“People in my village are very grateful for the road because now with trucks coming into our village, the women can now take their vegetables to the market. Before, the tomatoes just rotted in the gardens. Tomatoes go bad quickly and despite our attempts in the past to take them to the market to sell, we always lost.” Woman from East Malaita
But for others there are great caveats:
“Donors should send their officers to Solomon Islands to implement activities in urban and rural areas. This will help them understand the difficulties we often face with people, environment, culture, geography, etc. ‘no expectem evri ting bae stret’ [Don’t expect everything to go right].” Man, Honiara
“They have their own charters, sometimes we might want to go another way but they don’t want to touch that. So sometimes there is some conflict there; some projects are not really what we would like to address – because the donors only want to do one component, and not another, because it is sensitive, or because they want quick results and to get out.” Government official, Honiara
“What changes have I noticed since independence? Whatever development you see here is due to individual struggles. No single aid program is sustainable. NGOs are created by donors and are comfortable with who they know. NGOs eat up the bulk of help intended for the communities. NGOs become international employers. They do their own thing in our province. Most projects have no impact. I want to say stop all aid except for education and health. If international assistance concentrates on quality education and health, the educated and healthy people will take care of themselves.” Government official, Auki, Malaita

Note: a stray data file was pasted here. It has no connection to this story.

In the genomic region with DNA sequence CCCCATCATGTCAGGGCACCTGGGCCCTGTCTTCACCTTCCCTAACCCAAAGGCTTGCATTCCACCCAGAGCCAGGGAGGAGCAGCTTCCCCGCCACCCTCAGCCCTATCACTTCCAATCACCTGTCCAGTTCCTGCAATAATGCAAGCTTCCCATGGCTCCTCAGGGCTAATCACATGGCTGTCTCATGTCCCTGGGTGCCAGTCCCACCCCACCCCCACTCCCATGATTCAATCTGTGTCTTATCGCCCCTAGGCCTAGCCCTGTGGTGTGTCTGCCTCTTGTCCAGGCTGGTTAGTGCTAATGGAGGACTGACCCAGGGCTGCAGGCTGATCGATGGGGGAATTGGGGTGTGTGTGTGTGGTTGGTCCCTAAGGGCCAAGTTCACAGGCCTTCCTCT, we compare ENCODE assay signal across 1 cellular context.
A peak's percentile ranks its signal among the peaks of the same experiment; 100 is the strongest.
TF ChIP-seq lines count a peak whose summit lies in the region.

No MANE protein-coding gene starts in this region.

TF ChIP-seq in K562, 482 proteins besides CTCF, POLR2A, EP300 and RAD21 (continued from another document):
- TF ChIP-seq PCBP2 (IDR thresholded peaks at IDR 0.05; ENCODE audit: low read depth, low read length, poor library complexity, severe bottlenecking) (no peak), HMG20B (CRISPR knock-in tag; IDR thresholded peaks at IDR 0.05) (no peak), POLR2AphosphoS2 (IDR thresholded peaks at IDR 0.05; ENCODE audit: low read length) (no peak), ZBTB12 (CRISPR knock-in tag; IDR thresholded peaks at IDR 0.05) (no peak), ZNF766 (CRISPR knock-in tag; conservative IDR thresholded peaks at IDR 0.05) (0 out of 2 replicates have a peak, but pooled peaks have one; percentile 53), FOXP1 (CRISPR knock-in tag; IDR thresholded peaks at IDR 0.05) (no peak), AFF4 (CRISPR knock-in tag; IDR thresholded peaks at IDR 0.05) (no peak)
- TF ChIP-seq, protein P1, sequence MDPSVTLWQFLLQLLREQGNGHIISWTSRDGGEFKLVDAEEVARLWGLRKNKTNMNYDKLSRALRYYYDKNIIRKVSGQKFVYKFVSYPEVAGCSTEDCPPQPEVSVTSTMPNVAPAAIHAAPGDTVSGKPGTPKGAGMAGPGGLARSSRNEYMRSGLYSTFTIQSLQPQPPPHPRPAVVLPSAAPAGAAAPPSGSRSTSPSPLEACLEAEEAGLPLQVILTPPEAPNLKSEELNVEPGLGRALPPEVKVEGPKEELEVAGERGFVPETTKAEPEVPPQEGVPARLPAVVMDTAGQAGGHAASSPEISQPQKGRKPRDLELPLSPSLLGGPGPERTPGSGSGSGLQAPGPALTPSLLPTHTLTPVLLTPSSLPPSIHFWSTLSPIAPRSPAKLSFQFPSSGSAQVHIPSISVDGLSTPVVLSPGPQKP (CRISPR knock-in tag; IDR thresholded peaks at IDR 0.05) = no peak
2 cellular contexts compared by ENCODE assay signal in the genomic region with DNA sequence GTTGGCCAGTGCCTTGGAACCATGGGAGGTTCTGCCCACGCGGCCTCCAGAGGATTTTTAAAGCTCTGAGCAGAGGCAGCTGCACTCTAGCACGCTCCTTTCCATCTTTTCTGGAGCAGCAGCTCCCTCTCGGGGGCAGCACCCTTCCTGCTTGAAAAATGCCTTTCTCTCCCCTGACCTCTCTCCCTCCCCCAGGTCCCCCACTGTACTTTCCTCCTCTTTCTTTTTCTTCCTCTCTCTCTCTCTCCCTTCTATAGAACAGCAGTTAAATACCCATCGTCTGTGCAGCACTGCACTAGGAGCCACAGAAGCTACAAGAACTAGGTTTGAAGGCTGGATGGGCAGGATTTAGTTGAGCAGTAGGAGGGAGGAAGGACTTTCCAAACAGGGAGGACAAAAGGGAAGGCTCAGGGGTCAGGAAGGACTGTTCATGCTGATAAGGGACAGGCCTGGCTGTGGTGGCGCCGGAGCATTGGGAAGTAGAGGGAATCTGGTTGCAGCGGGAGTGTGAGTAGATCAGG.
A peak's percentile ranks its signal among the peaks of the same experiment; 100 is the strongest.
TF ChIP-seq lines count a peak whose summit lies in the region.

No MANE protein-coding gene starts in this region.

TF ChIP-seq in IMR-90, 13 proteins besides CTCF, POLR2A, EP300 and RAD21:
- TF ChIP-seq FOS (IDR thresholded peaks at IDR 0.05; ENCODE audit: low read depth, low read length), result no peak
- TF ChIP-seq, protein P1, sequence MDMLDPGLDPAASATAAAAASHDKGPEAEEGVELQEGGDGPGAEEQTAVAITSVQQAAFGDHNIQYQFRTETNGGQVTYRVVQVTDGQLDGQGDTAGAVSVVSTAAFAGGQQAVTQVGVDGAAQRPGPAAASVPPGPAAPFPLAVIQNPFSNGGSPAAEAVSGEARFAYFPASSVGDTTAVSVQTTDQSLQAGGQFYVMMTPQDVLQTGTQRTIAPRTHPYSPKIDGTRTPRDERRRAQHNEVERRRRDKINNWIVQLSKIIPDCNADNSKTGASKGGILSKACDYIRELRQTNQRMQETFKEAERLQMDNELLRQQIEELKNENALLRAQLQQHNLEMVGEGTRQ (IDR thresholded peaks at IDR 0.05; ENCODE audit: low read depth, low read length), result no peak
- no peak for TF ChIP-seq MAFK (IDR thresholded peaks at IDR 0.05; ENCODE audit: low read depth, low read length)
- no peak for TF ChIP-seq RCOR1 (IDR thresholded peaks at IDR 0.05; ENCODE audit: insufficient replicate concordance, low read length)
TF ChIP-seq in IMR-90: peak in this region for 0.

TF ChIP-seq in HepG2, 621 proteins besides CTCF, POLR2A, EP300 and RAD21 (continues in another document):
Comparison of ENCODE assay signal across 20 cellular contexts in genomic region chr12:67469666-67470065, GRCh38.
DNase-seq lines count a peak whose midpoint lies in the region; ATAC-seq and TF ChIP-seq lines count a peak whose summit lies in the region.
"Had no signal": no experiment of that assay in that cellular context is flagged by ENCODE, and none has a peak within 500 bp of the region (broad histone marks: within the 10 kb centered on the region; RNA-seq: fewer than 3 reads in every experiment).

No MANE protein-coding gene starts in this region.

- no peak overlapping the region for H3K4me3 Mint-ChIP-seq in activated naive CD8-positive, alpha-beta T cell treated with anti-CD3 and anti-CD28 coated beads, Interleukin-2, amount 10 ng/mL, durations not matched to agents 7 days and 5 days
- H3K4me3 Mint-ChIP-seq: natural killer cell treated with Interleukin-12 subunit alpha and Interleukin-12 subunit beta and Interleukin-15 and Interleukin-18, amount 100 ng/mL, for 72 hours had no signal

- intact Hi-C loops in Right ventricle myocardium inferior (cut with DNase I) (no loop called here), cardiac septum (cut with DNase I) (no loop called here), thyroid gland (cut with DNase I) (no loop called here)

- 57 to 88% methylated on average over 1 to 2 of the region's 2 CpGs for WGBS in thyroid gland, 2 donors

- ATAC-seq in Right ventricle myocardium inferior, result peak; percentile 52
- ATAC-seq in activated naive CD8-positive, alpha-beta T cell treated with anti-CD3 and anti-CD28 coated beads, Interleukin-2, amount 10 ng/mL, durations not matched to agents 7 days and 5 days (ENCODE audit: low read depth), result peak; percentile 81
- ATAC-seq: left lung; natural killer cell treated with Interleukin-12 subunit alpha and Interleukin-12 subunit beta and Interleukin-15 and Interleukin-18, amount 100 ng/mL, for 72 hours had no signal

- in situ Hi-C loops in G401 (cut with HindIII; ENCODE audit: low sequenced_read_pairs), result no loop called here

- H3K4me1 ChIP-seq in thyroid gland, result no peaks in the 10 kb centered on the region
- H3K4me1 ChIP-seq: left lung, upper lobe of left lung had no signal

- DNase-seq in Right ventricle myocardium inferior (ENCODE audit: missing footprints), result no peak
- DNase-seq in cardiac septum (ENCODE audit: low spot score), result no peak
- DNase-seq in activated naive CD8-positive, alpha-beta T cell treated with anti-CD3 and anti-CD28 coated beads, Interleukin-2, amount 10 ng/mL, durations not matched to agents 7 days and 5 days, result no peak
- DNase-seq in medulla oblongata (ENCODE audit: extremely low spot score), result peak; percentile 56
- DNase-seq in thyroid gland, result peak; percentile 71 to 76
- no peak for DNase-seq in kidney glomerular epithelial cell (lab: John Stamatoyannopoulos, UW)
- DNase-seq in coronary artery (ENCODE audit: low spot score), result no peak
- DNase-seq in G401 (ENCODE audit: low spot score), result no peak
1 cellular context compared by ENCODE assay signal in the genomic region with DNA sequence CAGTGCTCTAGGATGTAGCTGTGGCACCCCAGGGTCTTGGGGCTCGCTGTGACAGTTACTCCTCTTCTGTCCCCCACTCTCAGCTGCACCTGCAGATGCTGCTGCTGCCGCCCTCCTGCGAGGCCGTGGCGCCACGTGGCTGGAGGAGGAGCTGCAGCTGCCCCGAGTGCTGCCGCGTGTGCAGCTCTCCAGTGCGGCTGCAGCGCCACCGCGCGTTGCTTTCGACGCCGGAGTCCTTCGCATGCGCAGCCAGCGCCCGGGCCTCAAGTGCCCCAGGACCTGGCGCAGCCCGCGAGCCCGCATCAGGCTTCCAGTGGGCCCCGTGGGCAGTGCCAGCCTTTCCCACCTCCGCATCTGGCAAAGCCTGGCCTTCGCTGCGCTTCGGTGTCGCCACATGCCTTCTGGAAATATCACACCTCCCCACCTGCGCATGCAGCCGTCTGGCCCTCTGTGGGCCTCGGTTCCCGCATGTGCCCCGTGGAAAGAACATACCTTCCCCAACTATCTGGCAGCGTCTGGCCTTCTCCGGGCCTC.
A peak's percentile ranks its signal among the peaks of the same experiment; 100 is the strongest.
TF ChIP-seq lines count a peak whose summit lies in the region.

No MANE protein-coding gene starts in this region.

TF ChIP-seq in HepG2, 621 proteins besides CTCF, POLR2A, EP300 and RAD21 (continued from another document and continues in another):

“The most important impacts of aid people do not think about – they are not listed, not planned, they are remote, but these are the longest lasting. Often they are the opposite of the stated objectives. So remote, unintended, unexpected impacts are very often more important and more lasting and more dramatic than the short term intended, measured ones.” Aid consultant, Honiara
How widespread is our myopic focus on our intended results? A recent Netherlands Foreign Aid IOB study found unintended effects were an evaluator’s blindspot as across 664 evaluations over 20 years, “The ‘text miners’ found that only 1 in 6 IOB evaluation documents pay attention to unintended effects.” This dearth of attention to all the other things happening in projects led to 10 micro, macro, meso, and multiple level effects, from negative price effects such as food aid on local food producers or nationalist backlash to Afghan projects to positive effects (they found 40% of projects had this) such as a harbor built happening to expand beach tourism as well.
But if we don’t look for such effects, we don’t know the true impact of our aid programming. We also don’t honor the breadth of people’s lives rather than just as narrow ‘aid beneficiaries’ (ugh), not even honoring them with the terms’ participants’ much less ‘partners’ in their own development).
In our ex-post work, we find a wide array of ways ownership and implementation of activities is done after donors leave and without additional or with different resources, capacities, and partnerships. Taking emerging outcomes and impacts examples from a different Niger project, and one from Nepal:
1. Partnerships & Ownership: Half of the members of the all-women Village Banks reported helping one another deal with domestic disputes and violence. (Pact/Nepal)